FOCUSING ON THE INDIVIDUAL: CHANGING EVERYDAY PRACTICES IN RESPONSE TO LARGE-SCALE CYBERINFRASTRUCTURE
Once complete these projects will be a package of software, practices (both scientific and mechanical), and conceptualizations for conducting scientific research. Once taken up by the community, they will be the ‘standard’ way of completing research – supported by peer reviewers as the authoritative method for conducting a specific kind of research. We can consider these large-scale cyberinfrastructure projects to be in essence, standards. An important part of the standardization process is that ‘standards’ must be taken up by the ‘market place’ in order to be successful (Cargill, 2011).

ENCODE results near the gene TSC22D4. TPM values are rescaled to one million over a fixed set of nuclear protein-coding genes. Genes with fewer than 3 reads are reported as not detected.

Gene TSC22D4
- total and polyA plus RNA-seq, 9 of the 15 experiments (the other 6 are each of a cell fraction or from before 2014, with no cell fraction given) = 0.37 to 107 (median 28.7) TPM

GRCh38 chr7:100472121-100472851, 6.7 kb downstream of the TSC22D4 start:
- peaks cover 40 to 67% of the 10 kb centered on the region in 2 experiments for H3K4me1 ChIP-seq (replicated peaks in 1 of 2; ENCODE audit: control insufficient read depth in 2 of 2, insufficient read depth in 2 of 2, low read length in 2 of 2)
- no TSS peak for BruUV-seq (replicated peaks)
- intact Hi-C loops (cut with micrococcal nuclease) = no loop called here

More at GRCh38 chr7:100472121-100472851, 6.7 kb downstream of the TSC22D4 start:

The individuals, the domain scientists, the researcher in a lab or the field – they are the market place. As cyberinfrastructure is introduced, we must ask those in the market place to adapt. This includes developing as well as training in the new sets of skills needed to interact with these standards. These skills include proper data management – both for new and existing research data. This talk will address the limitations inherent in these large-scale systems, and more importantly the future of these systems: 1) what changes are needed to include these 'standards' in our current process of training the individual scientist? and, 2) how as a community of individuals, can we make these changes happen?
Cargill, C. F. (2011). Why standardization efforts fail. Journal of Electronic Publishing, 14(1).